Ralph Jeffers

By Wanda Wierzbicki

Happy New Year 2019! This year the Centennial Community and Recreation Association is celebrating its 70th anniversary. It’s wonderful to live in a part of the city with such a long history and a strong community organization. When the CCRA was formed by William Dempsey and a group of like-minded individuals in November 1949, the Second World War had ended only four years previously. People were looking to settle down and start their families in new communities. Much of the community we know today was still farmland.

Almost 20 years after the formation of the CCRA,  Canada’s Centennial resulted in a whole neighbourhood with Confederation-related street and school names. The area between Centennial Road and Port Union Road was built around the year 1967. The streets in this area were named after people and events that were instrumental in the formation of Canada, such as Charlottetown and Conference, as well as names such as Samuel Leonard Tilley, Charles Tupper, Hector-Louis Langevin, Jonathan McCully, Thomas D’Arcy McGee, Jean-Charles Chapais, James Cockburn, Thomas Heath Haviland and Sir Oliver Mowat.

Many longtime CCRA volunteers live in this area. One of these volunteers is retired CCRA Distribution Manager Ralph Jeffers. He did the job from 2008 to 2016. Ralph and his wife Anne have lived in the Centennial community for more than 50 years. They moved into their new home in August 1968 as the second family to move onto the street. Their two sons, Mark and Brian, grew up in the area, graduated from Mowat CI, and now have families of their own.

Ralph started volunteering with the CCRA in the 1970s.  A lot has changed in the last 50 years in the neighbourhood. Ralph remembers when the plaza at Port Union and Lawrence consisted of a big old farm building that was used by one of the banks. Anne recalls that Centennial Public School was the farthest east in the school board. At that time, the Centennial community was part of the City of Scarborough and the border between Scarborough and Pickering was Port Union Road.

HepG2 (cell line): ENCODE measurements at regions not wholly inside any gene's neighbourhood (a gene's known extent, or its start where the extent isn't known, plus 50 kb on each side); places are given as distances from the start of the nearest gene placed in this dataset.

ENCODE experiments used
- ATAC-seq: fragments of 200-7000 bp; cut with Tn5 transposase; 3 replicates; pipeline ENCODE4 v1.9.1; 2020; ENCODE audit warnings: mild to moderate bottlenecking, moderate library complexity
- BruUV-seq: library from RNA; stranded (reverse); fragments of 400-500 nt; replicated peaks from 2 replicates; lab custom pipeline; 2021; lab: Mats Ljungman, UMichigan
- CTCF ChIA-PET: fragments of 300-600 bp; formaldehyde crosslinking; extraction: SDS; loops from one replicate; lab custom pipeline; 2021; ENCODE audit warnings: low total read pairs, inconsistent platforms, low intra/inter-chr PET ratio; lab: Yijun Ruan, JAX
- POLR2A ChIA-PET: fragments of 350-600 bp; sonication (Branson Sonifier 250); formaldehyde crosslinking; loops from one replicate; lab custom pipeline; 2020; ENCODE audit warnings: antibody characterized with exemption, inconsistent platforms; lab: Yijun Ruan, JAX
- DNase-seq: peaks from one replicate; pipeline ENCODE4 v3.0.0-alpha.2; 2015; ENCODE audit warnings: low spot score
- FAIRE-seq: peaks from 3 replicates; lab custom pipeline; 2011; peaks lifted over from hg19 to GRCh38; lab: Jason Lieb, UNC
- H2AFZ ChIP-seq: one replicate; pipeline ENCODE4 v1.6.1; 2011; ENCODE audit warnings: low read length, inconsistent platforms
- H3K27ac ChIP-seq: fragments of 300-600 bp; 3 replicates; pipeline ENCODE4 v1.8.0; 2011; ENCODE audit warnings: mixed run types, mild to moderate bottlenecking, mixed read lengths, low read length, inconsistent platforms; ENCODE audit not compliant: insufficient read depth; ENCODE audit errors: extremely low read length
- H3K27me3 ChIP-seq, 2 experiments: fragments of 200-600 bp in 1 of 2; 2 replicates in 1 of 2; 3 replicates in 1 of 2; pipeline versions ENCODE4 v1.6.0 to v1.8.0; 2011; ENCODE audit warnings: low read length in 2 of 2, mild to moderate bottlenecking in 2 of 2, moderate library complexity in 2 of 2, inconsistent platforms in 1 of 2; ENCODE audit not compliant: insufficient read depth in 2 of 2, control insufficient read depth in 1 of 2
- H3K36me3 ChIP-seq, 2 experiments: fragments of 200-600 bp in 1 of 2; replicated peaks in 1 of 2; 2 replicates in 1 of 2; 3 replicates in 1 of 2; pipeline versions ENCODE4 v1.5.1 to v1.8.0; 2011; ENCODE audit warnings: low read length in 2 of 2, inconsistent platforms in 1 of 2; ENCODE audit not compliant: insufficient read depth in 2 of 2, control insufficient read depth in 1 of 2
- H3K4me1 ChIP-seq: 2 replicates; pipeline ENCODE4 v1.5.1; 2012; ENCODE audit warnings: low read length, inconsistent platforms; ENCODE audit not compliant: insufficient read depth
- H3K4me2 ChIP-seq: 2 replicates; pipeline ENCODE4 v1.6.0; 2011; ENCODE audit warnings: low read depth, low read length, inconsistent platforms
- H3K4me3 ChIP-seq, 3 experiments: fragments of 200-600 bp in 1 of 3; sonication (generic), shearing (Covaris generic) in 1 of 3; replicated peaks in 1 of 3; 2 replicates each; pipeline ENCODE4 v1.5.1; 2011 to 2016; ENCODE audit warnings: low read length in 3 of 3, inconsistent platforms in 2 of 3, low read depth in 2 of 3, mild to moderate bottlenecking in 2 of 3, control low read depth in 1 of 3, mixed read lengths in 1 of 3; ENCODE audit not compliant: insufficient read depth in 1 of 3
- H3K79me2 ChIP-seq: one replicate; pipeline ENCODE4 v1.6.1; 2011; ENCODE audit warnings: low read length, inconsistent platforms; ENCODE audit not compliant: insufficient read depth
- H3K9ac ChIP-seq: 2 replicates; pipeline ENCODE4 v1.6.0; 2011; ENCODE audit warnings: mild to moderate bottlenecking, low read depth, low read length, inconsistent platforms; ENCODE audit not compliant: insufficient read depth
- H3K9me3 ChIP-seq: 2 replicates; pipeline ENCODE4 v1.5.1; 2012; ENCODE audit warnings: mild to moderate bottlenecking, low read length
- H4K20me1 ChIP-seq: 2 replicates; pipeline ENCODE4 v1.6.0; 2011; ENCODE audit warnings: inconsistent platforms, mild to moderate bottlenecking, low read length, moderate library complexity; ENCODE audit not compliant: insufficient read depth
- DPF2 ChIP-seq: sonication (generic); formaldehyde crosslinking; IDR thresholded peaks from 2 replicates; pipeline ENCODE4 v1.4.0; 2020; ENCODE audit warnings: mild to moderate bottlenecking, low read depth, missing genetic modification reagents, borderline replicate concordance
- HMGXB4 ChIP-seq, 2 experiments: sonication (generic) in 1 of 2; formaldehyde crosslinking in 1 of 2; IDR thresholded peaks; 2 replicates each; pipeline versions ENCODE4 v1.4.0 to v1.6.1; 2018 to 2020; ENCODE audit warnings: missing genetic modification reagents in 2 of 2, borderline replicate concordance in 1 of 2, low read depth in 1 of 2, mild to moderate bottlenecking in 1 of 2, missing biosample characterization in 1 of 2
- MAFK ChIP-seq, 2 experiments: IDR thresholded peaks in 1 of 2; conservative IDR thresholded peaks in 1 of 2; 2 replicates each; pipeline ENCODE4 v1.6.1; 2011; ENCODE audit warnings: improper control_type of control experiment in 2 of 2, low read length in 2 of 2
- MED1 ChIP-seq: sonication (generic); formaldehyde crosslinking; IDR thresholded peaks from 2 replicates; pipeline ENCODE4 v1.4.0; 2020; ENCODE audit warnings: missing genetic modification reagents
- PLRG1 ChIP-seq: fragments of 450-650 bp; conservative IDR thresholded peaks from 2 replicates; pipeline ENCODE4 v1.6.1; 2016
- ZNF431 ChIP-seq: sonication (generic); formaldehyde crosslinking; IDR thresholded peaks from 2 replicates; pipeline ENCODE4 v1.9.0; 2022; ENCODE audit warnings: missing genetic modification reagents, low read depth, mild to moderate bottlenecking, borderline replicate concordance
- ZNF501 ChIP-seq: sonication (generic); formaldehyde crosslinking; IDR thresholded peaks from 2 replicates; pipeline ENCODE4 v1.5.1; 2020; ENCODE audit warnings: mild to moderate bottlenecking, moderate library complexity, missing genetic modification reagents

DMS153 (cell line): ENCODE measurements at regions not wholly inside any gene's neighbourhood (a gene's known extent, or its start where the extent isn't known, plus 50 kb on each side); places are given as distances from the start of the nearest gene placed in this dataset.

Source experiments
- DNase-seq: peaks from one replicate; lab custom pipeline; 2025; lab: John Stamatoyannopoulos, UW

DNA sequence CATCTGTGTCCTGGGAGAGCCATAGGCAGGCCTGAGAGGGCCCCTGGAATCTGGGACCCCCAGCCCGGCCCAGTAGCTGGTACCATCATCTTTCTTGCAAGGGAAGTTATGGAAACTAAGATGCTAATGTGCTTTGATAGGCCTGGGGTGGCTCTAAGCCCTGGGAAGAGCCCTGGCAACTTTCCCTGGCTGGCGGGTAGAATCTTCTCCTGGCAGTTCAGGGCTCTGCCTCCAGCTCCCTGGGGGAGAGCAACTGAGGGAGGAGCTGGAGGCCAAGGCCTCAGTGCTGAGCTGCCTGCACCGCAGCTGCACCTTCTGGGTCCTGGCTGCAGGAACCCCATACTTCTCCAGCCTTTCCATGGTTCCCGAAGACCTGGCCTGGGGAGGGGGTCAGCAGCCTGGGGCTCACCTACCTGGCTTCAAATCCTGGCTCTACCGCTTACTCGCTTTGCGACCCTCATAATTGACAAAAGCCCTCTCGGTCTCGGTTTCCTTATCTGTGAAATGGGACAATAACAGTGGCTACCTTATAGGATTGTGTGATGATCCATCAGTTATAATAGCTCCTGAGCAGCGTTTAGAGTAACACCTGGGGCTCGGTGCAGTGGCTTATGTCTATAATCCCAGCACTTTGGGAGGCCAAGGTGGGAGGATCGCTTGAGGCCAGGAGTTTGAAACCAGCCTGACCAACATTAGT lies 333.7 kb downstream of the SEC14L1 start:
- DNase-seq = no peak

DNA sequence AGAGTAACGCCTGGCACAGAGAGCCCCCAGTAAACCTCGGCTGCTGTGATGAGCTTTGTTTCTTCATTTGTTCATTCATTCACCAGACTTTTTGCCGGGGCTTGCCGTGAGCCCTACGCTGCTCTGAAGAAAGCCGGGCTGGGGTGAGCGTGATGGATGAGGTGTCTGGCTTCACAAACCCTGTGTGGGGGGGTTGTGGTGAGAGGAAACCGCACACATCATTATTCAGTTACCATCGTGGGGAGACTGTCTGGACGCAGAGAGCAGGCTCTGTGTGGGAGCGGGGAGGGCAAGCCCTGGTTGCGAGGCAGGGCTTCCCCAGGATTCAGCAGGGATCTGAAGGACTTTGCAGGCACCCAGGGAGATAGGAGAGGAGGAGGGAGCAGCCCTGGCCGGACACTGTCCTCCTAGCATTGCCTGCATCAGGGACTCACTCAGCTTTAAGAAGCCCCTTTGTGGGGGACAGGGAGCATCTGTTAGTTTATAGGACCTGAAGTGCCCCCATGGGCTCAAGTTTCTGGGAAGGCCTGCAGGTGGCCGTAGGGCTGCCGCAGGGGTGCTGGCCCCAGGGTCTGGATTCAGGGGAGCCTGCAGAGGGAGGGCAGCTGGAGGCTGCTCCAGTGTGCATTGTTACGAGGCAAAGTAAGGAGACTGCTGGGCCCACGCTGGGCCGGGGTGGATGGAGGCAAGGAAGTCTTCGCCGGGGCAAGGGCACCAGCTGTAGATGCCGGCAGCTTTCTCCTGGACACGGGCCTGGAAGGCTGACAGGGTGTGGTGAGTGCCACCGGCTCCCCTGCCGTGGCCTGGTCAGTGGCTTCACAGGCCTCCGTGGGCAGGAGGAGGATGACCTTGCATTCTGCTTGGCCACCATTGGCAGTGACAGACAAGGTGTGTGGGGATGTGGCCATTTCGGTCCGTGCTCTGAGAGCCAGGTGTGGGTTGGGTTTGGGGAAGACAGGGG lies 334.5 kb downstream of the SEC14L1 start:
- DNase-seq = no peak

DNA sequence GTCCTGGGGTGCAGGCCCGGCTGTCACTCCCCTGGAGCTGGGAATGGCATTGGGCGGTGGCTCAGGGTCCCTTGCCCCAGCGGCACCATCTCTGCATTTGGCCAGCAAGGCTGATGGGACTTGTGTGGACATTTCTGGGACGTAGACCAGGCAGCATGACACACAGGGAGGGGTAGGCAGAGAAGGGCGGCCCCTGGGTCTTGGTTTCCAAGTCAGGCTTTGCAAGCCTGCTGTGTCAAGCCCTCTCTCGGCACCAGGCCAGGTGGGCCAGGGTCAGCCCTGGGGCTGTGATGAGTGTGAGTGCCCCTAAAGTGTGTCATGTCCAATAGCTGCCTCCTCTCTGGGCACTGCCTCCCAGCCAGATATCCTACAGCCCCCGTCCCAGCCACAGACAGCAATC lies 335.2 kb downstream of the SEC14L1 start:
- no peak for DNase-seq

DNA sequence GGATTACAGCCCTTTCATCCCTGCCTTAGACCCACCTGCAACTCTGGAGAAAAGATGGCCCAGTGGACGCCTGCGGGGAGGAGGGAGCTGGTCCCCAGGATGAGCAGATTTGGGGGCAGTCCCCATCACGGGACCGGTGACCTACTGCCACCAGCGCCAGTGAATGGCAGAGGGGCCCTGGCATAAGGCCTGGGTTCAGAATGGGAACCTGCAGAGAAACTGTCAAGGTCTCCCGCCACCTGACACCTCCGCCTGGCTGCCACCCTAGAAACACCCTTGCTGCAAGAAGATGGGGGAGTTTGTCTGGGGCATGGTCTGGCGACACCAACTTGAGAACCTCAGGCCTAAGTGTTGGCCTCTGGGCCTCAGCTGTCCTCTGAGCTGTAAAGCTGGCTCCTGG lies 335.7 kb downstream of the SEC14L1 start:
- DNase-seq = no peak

Ralph recalls hosting many CCRA executive planning meetings in his home’s unfinished basement because the Port Union Recreation Centre was still in the planning stages and there were no meeting rooms available anywhere. Bill Dempsey, Tony Lamanna and Gord Grievson would regularly meet to discuss various community issues, which often included negotiating with builders to ensure the municipal building standards of Scarborough, and later Toronto, were enforced and the community retained sufficient green spaces and trees.

Many important issues were discussed in Ralph and Anne’s basement. Most noteworthy was the fight to ensure asbestos-contaminated soil from the old Johns Manville plant on the south side of Lawrence Ave. was safely removed. Due to the diligent work of the dedicated volunteers from the CCRA, measures were put in place to allow for the creation of a great waterfront neighbourhood and a well-used soccer field.

I want to take this opportunity to thank Ralph for his many years of service to our community. I also want to thank the many other “retired” CCRA volunteers.  If you are a “retired” CCRA volunteer and if you have not already done so,  please send me an email at distribution@ccranews.com so I can add your name to the list.